After losing 12 of 17 non-conference games, including a 60-30 loss at Florida Gulf Coast on December 29 that may qualify as one of the worst in the program’s history, Penn’s Ivy League schedule didn’t begin until February, a few weeks later than usual. In most seasons that would have created no small degree of impatience among the players, who are schooled from the day they set foot on campus to treat the 14-game Ivy League season and its single NCAA Tournament bid as sacrosanct. But this is not one of those seasons, and the extra time was a welcome tonic, particularly an eight-day layoff after an 80-64 loss against Temple and former coach Fran Dunphy on January 23.

“Starting in February was a blessing,” forward Brian Grandieri, the team’s lone senior starter, said after the win against Dartmouth. “The more time we got to jell and work on a few things definitely benefited us. I can pretty much with confidence say that if we’d played this game two weeks earlier the outcome wouldn’t have been the same.”

Patience should be this season’s buzzword, both on the court and in the stands—where the realities of injuries (sophomore Darren Smith, junior Tommy McMahon, Bernardini), youth (eight freshmen and sophomores) and an improved Ivy League have gradually altered the mindset of even the most ardent Red and Blue supporters. Coaches aren’t allowed to be patient, however.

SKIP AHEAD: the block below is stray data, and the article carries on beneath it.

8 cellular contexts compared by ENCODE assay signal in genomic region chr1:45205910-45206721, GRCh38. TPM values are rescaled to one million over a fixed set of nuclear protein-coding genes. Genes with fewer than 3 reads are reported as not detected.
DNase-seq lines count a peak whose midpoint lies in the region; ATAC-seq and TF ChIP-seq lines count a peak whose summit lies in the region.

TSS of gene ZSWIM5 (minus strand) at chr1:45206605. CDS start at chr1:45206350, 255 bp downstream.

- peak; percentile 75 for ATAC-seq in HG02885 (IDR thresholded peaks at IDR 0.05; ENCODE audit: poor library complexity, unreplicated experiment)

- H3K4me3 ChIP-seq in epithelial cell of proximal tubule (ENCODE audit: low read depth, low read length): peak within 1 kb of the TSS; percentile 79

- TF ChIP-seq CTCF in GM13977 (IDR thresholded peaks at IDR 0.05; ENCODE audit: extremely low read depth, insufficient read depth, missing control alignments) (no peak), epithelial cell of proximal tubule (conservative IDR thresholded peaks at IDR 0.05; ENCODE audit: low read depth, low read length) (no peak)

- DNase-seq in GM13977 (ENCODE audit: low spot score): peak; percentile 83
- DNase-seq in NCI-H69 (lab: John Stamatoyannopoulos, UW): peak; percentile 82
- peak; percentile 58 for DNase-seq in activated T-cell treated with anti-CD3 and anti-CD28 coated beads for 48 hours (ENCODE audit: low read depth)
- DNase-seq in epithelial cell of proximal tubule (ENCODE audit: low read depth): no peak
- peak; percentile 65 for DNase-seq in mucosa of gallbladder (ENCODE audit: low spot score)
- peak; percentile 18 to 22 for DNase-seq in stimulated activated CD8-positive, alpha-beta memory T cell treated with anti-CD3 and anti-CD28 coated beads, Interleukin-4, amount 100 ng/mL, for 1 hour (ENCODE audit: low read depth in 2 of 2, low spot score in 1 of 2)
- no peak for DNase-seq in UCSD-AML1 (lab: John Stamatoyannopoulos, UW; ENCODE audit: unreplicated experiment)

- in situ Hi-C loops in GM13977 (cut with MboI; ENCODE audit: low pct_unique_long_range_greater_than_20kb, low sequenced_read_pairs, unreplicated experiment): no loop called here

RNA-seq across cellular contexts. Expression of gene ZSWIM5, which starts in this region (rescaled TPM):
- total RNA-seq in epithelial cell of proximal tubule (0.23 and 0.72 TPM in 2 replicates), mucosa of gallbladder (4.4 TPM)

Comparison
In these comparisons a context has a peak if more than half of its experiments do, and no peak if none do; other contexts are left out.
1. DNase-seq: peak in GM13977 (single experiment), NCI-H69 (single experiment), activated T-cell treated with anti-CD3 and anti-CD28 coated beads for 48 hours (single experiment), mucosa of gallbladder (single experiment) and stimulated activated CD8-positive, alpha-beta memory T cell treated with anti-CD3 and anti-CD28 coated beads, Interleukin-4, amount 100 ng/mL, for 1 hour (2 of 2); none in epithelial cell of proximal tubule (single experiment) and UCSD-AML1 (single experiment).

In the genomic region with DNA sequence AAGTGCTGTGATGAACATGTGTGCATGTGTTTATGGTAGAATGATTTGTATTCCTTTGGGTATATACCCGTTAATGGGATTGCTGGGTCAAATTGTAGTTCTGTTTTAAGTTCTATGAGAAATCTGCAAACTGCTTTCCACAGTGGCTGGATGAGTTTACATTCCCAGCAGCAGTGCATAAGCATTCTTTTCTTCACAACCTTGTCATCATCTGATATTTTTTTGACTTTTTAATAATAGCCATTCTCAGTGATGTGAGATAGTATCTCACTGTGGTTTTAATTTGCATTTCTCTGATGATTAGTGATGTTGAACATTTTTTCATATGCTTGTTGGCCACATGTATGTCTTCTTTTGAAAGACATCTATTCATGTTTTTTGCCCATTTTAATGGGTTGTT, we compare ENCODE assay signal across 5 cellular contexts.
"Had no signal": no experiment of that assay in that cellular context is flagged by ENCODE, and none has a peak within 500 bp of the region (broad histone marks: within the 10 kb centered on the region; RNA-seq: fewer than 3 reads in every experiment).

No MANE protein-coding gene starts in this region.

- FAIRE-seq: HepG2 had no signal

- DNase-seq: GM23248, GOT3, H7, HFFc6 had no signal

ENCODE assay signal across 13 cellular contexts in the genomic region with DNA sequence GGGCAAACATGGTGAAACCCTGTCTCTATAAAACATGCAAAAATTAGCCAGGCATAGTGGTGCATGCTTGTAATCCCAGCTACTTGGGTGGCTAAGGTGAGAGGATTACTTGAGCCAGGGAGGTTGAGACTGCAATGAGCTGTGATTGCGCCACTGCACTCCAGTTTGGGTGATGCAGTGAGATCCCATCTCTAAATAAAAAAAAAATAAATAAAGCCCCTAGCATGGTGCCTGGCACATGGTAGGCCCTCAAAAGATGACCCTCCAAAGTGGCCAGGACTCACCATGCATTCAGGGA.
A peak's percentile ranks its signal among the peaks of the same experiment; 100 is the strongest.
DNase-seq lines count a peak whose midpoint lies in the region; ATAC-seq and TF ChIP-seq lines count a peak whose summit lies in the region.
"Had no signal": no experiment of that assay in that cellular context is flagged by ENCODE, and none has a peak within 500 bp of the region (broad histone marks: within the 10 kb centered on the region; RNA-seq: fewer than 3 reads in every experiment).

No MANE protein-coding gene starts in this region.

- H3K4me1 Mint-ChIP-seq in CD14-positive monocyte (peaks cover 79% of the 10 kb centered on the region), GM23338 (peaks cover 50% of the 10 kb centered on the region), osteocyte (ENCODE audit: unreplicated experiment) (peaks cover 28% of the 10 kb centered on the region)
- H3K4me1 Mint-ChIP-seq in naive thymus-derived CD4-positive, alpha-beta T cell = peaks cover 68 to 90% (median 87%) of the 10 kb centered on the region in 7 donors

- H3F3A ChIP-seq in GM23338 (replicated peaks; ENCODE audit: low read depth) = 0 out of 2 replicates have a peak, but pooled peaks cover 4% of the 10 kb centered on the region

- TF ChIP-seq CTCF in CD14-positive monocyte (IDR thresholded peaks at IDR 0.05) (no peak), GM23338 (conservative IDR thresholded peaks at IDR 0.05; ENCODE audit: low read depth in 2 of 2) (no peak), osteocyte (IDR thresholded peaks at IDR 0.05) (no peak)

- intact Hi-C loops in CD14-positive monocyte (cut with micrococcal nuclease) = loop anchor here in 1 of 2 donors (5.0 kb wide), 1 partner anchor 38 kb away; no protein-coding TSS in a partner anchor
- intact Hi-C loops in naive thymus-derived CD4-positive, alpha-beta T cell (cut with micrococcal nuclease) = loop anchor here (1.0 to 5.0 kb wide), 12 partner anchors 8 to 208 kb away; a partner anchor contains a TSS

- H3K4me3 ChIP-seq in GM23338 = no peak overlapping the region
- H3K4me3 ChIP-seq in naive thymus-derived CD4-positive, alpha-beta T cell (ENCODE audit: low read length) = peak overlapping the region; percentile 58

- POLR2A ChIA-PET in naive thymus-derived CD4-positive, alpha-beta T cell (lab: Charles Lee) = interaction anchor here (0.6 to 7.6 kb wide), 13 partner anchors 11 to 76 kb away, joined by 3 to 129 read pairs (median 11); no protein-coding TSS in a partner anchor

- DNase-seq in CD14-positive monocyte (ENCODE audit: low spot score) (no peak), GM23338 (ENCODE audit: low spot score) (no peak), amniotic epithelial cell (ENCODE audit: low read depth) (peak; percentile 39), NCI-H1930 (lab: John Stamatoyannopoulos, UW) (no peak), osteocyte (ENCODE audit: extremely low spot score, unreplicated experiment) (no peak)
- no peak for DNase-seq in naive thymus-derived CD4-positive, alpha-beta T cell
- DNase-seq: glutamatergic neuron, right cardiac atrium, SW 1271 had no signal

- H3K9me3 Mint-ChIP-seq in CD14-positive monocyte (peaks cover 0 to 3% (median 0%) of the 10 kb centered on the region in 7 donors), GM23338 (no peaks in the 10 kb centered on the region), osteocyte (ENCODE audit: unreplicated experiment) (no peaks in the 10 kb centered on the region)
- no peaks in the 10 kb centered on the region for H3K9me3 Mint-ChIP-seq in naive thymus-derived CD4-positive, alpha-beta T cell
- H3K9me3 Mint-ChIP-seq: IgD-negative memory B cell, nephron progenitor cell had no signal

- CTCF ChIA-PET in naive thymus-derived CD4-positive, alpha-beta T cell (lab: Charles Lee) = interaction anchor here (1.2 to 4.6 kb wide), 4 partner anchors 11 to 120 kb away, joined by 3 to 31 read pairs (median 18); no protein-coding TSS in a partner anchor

“We have better days ahead,” Miller predicted after the loss to Columbia. “Our opponents in the Ivy League are enjoying it. It won’t last long … We wear Penn across our jerseys. We’ll get back to where we always want to be. Real quick. Quicker than a lot of people think.”

Congratulations were in order for the undefeated women’s squash team, which made a drive through a snowstorm to Hanover, N.H., worthwhile by defeating Dartmouth 9-0 on February 10 to clinch its first Ivy League title since 2000.

The win over the Big Green was tension-free compared to a 5-4 victory at Harvard the day before that clinched a share of the league title. Sophomore Britt Hebden defeated Harvard’s Johanna Snyder 9-4, 9-7, 9-7 to clinch the match. Penn’s 1999-2000 team went on to win the Howe Cup, symbolic of the national championship, and this year’s team aimed to duplicate that feat on February 22-24 at Princeton. 

David Porter C’82 writes for the Associated Press.